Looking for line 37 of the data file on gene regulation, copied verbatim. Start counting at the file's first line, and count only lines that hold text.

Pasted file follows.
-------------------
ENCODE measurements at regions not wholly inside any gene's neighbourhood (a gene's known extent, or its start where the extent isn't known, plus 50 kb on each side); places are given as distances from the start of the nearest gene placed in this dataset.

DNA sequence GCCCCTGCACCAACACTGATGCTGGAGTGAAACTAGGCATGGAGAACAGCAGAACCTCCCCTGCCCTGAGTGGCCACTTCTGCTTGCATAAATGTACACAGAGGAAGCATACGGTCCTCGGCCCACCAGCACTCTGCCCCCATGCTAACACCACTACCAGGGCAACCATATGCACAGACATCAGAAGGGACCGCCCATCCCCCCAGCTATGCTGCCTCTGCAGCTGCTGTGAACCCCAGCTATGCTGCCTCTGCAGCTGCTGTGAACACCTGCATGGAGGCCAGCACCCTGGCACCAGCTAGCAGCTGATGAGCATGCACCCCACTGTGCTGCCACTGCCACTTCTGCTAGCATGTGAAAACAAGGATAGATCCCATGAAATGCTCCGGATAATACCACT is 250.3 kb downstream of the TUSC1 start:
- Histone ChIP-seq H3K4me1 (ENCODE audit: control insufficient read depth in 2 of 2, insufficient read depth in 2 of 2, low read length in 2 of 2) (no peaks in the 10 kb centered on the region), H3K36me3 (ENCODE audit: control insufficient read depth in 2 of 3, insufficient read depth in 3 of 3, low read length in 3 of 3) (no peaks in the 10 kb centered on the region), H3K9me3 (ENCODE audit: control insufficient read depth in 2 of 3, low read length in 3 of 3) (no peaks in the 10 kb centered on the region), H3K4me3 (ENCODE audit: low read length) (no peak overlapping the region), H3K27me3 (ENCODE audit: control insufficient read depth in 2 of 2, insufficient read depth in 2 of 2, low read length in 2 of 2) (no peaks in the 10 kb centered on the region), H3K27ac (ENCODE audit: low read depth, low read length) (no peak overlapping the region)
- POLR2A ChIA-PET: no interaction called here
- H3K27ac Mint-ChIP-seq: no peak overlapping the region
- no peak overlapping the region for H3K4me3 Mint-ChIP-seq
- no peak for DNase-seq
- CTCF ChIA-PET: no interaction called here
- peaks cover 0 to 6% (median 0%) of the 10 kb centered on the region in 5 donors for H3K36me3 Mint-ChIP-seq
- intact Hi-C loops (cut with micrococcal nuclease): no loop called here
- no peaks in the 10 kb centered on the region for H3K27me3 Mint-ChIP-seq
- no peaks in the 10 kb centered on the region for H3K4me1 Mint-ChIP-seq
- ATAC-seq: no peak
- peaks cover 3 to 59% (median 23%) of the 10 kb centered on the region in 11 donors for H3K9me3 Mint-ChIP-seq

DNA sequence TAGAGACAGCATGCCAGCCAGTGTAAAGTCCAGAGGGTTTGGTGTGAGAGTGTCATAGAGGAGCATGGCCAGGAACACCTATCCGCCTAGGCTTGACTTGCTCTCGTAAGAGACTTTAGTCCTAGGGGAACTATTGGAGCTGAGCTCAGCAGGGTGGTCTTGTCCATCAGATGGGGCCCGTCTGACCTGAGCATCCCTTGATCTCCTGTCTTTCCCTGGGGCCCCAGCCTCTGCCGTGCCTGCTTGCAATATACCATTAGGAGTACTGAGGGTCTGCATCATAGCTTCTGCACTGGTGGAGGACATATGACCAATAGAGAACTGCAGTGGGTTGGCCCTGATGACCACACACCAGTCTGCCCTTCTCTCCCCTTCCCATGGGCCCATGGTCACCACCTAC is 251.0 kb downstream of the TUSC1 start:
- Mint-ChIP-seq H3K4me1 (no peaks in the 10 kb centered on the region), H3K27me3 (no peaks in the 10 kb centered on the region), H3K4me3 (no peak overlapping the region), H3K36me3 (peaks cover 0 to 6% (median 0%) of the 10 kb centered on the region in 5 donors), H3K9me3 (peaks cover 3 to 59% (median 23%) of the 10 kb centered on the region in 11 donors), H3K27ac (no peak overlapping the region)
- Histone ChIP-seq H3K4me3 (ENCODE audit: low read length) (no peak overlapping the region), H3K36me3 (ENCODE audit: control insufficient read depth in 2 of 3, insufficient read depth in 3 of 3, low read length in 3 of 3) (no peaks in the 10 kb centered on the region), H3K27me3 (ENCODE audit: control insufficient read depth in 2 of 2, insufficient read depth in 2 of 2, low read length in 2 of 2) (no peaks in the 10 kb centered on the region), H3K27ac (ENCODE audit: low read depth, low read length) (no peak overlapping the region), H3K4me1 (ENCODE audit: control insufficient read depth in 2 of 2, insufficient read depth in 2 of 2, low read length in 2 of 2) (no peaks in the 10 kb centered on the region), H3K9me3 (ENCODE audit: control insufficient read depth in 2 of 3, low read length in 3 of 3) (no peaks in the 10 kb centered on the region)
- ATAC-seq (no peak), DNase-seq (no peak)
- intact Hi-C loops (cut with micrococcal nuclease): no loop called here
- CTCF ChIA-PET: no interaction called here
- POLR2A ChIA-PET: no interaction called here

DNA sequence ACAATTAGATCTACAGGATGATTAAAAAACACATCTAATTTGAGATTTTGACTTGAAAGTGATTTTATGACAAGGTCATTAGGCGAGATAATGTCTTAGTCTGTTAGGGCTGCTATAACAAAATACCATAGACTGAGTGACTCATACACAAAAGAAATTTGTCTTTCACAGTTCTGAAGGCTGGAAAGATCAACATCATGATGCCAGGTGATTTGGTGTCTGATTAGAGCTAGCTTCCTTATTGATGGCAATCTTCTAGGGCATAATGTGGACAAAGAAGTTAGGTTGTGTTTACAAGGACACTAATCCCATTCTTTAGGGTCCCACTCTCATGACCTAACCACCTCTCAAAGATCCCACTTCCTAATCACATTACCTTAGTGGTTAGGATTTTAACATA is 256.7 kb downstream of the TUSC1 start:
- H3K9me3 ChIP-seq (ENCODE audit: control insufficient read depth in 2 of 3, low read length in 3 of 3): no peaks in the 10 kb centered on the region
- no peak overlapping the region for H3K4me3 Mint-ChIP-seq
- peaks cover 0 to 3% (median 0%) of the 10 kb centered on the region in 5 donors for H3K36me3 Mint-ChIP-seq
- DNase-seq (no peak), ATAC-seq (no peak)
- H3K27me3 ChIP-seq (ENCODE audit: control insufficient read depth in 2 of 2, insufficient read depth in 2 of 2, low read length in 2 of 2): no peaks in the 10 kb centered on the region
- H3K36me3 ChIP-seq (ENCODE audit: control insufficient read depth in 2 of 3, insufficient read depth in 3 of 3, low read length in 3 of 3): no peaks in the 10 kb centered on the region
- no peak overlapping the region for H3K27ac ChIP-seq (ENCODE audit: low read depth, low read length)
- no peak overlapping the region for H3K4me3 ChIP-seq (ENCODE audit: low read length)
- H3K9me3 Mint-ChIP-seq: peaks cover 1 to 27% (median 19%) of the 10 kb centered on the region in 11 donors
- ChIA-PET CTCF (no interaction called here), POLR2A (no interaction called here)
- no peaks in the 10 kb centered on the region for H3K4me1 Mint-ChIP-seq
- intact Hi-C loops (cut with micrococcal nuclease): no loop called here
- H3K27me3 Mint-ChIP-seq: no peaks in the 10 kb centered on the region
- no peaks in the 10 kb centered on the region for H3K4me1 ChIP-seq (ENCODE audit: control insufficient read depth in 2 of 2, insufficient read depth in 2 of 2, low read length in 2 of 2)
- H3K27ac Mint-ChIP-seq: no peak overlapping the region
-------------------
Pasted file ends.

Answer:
- H3K27ac Mint-ChIP-seq: no peak overlapping the region